7 reasons investors should favor value stocks over growth, according to BofA

7 reasons investors should favor value stocks over growth, according to BofA
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  • While most investors likely view the latest rotation into value stocks to be temporary, Bank of America sees "more room to run" for the rotation.
  • Bank of America suggests investors focus on buying high-quality value stocks, and in recent notes said value investors should incorporate intangible assets, like company patents and branding, into their analysis.
  • Here are seven reasons why investors should favor value stocks over growth stocks, according to BofA.
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Value stocks in September have finally shown signs of beating their growth peers, amid a stock market correction that saw the Nasdaq 100 fall as much as 13% from its September 2 peak.

While most rotations into value and out of growth have been short-lived over the past decade, Bank of America sees "more room to run," according to a note published on Tuesday.

Mostly, it's the economy. A recovering economy should favor cyclical stocks, which tend to fall in the value category.

But investors shouldn't blindly buy value stocks based on just a low price-earnings ratio. That can often lead investors into buying "value traps," stocks that look cheap but in reality are cheap for a reason.

Instead, investors should focus on high-quality value stocks — those that may have low price-earnings ratios, but also sport high returns on equity. Additionally, BofA has argued in recent weeks that value investors should incorporate intangible assets (patents, brands, intellectual property, etc.) into their valuation analysis.


Here are seven reasons why value stocks are set to outperform growth, according to BofA.

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1. "It's the economy."

"Value outperformed the S&P 500 for at least 3 months around the nadir of every economic recession we have had in the US since 1929. And Value outperformed by about ~12ppt on average during its first three months of relative leadership," BofA said.

2. "Style cycles are driven by profits, not rates."


"When growth is scarce, investors will pay up for growth. As growth broadens out, investors become more price sensitive and seek out the cheapest growth they can find. Contrary to popular belief, rates have very little impact on style rotations."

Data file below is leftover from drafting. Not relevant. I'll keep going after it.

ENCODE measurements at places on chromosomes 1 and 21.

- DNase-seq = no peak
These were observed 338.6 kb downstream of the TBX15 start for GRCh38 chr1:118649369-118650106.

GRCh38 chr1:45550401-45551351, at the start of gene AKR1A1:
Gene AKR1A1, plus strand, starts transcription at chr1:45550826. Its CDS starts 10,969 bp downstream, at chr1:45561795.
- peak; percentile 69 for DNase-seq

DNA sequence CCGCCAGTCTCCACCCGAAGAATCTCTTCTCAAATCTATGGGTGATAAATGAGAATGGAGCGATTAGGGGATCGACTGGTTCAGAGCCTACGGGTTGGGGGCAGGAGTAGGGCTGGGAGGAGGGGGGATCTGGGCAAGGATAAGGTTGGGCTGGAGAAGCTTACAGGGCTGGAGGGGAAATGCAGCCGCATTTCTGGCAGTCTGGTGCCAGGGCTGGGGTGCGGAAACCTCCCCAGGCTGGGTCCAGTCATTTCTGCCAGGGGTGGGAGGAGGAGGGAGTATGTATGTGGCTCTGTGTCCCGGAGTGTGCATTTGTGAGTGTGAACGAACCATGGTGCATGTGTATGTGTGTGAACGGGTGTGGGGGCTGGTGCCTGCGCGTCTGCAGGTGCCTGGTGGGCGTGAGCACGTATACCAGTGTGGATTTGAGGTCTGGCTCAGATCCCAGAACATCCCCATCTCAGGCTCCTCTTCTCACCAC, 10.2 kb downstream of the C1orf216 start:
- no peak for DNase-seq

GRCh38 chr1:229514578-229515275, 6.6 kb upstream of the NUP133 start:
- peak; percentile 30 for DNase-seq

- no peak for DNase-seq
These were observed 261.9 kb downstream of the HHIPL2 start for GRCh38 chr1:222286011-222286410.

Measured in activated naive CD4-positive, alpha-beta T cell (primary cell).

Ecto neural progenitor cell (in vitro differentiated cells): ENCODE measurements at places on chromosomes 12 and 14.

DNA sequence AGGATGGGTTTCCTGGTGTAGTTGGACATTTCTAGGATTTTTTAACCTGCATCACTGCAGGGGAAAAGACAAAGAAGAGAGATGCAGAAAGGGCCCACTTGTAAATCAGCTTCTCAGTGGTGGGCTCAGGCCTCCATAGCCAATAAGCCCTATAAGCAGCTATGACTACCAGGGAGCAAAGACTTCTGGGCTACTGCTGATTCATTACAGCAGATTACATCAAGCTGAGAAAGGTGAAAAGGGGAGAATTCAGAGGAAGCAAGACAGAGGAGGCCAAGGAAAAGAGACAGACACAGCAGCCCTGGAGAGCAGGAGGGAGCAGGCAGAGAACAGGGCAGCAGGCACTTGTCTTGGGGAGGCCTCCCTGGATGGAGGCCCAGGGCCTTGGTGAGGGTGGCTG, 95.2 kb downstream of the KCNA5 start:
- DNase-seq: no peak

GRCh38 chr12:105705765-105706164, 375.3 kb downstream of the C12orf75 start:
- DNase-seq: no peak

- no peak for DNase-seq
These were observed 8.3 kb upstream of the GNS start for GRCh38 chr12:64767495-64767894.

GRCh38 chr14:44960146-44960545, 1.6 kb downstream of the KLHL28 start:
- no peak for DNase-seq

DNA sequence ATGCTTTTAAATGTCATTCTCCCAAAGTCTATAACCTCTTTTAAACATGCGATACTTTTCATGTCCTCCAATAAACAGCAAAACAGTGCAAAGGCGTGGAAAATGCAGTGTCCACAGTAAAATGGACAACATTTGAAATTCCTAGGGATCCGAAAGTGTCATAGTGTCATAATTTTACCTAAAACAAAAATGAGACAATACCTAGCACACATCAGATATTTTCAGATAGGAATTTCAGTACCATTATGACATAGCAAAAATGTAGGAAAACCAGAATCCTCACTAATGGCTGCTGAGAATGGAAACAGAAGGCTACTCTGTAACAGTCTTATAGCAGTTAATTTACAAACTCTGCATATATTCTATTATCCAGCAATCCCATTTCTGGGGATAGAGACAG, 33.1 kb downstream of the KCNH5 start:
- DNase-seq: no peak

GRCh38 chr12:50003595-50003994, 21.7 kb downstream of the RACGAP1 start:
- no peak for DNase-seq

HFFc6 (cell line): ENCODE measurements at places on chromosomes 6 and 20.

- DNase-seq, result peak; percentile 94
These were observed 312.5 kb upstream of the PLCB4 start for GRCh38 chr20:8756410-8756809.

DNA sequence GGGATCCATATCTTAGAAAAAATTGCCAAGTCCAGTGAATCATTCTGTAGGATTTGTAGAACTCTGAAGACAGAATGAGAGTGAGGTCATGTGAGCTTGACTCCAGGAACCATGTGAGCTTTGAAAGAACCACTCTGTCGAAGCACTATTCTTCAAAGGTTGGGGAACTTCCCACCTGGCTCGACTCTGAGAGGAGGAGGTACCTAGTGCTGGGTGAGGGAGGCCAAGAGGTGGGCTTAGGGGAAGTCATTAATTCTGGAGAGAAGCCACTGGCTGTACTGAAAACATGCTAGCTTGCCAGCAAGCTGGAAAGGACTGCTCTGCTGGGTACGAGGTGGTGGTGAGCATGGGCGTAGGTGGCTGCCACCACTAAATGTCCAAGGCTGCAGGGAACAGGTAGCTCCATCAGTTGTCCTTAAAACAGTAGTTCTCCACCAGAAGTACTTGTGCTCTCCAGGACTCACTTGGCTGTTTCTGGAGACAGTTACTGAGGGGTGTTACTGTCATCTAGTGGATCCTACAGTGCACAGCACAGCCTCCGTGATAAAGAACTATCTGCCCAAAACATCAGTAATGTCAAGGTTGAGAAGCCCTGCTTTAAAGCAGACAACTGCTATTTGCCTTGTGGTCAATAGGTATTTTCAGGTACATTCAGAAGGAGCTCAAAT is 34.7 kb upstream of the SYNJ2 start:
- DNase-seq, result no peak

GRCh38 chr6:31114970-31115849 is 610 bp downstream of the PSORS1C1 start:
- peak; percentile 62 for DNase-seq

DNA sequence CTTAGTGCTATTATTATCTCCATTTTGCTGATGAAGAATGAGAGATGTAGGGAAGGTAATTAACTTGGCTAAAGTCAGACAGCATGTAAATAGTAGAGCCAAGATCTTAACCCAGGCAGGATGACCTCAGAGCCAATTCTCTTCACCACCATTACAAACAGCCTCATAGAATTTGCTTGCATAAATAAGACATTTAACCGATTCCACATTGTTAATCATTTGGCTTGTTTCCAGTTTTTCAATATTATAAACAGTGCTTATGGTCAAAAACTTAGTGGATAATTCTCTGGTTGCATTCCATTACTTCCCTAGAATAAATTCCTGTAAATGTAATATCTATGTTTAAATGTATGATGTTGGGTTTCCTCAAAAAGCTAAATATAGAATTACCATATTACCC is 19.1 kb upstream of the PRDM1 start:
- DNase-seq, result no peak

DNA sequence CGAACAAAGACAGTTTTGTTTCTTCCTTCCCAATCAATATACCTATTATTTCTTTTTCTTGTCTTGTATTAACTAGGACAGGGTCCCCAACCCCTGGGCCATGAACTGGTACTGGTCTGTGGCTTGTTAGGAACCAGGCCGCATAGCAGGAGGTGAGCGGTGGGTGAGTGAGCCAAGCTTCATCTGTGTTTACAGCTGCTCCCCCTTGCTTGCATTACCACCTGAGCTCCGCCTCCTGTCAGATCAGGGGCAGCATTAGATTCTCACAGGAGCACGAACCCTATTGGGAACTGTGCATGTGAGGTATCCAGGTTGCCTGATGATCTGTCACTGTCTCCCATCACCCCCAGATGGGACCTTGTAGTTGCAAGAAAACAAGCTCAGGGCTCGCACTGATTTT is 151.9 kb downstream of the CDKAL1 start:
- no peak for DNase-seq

3. "Positioning."

"Active managers maintain a near-record over weight in Growth sectors like TMT and a near record underweight in Value sectors like Financials. FANG carries an overweight of 1.7x by hedge funds, and 1.8x by long only mutual funds. Banks are at a post-GFC record underweight. On almost any measure, and among almost every investor group, Growth is over-owned and Value is neglected," BofA said.

4. "Value is undervalued."

"Value sits close to the deepest discount to Momentum. The only other instances during which Value traded at such a steep discount were 2003 and 2008, after which Value outperformed Momentum by 22ppt and 69ppt, respectively, over the subsequent 12 months," BofA noted.


5. "Abundance of mean-reversion alpha."

"As Growth has grown pricier and Value has grown cheaper, valuation dispersion has risen to the highest levels since the GFC. When valuation dispersion has been this high or higher, Value stocks have outperformed Growth 95% of the time over the subsequent 12 months, by 24ppt on average," BofA said.

6. "Anti-monopolistic risks to growth stocks."

"As victims of 'peak plutonomy' more forcefully express their views at the polls, the implications for oligopolies are greater regulation/taxes, lower PEs/profits growth and an eventual break up of some oligopolies. The 'haves' are generally growth stocks, whereas the 'have-nots' tend to be old economy Value stocks," said BofA.

7. "Japanification favors value."


"We don't think it will for a host of reasons (culture of immigrants, higher nominal GDP, more active shareholders, etc.) but similarities (low rates, aging demographics, a closing economy, deflationary threats and a range-bound market) are hard to ignore. Japan factor performance during the 1990s' 'Lost Decade' indicates that Value was the best performing factor among the standard quantitative strategies," BofA explained.

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